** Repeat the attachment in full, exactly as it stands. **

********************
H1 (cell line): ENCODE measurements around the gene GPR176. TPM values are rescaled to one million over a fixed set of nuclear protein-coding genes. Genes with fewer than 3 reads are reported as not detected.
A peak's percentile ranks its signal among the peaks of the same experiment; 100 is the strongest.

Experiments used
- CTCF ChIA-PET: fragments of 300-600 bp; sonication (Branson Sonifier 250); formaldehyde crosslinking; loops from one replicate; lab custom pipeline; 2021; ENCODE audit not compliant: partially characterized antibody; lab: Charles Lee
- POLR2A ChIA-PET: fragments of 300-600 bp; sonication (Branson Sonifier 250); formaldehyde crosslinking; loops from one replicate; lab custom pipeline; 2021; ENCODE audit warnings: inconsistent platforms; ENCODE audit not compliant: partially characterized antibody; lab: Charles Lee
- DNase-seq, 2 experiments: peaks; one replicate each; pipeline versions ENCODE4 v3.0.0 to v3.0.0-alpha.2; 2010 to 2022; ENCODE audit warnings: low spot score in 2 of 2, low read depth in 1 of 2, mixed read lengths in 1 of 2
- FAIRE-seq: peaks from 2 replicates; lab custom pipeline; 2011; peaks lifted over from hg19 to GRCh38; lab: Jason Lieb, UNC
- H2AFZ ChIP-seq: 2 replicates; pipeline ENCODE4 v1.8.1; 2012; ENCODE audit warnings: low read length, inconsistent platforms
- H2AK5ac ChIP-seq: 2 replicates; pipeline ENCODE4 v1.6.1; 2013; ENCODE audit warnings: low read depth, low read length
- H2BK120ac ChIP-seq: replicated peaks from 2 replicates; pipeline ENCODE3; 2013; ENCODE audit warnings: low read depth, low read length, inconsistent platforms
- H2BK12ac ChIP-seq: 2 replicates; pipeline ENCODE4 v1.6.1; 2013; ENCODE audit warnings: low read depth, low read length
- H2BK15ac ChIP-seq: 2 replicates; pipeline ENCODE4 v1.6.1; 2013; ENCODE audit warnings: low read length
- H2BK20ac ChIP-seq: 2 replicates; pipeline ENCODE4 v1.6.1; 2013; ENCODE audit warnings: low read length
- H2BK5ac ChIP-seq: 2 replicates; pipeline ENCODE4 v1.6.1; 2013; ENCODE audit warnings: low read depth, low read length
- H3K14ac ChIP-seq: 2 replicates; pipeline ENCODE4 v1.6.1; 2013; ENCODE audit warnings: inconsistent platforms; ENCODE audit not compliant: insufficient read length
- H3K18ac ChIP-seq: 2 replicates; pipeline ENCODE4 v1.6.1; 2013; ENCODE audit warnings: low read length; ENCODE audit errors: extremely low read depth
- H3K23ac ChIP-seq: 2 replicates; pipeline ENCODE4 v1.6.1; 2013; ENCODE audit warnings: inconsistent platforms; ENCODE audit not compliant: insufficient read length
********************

H1 (cell line): ENCODE measurements around the gene GPR176. TPM values are rescaled to one million over a fixed set of nuclear protein-coding genes. Genes with fewer than 3 reads are reported as not detected.
A peak's percentile ranks its signal among the peaks of the same experiment; 100 is the strongest.

Experiments used
- CTCF ChIA-PET: fragments of 300-600 bp; sonication (Branson Sonifier 250); formaldehyde crosslinking; loops from one replicate; lab custom pipeline; 2021; ENCODE audit not compliant: partially characterized antibody; lab: Charles Lee
- POLR2A ChIA-PET: fragments of 300-600 bp; sonication (Branson Sonifier 250); formaldehyde crosslinking; loops from one replicate; lab custom pipeline; 2021; ENCODE audit warnings: inconsistent platforms; ENCODE audit not compliant: partially characterized antibody; lab: Charles Lee
- DNase-seq, 2 experiments: peaks; one replicate each; pipeline versions ENCODE4 v3.0.0 to v3.0.0-alpha.2; 2010 to 2022; ENCODE audit warnings: low spot score in 2 of 2, low read depth in 1 of 2, mixed read lengths in 1 of 2
- FAIRE-seq: peaks from 2 replicates; lab custom pipeline; 2011; peaks lifted over from hg19 to GRCh38; lab: Jason Lieb, UNC
- H2AFZ ChIP-seq: 2 replicates; pipeline ENCODE4 v1.8.1; 2012; ENCODE audit warnings: low read length, inconsistent platforms
- H2AK5ac ChIP-seq: 2 replicates; pipeline ENCODE4 v1.6.1; 2013; ENCODE audit warnings: low read depth, low read length
- H2BK120ac ChIP-seq: replicated peaks from 2 replicates; pipeline ENCODE3; 2013; ENCODE audit warnings: low read depth, low read length, inconsistent platforms
- H2BK12ac ChIP-seq: 2 replicates; pipeline ENCODE4 v1.6.1; 2013; ENCODE audit warnings: low read depth, low read length
- H2BK15ac ChIP-seq: 2 replicates; pipeline ENCODE4 v1.6.1; 2013; ENCODE audit warnings: low read length
- H2BK20ac ChIP-seq: 2 replicates; pipeline ENCODE4 v1.6.1; 2013; ENCODE audit warnings: low read length
- H2BK5ac ChIP-seq: 2 replicates; pipeline ENCODE4 v1.6.1; 2013; ENCODE audit warnings: low read depth, low read length
- H3K14ac ChIP-seq: 2 replicates; pipeline ENCODE4 v1.6.1; 2013; ENCODE audit warnings: inconsistent platforms; ENCODE audit not compliant: insufficient read length
- H3K18ac ChIP-seq: 2 replicates; pipeline ENCODE4 v1.6.1; 2013; ENCODE audit warnings: low read length; ENCODE audit errors: extremely low read depth
- H3K23ac ChIP-seq: 2 replicates; pipeline ENCODE4 v1.6.1; 2013; ENCODE audit warnings: inconsistent platforms; ENCODE audit not compliant: insufficient read length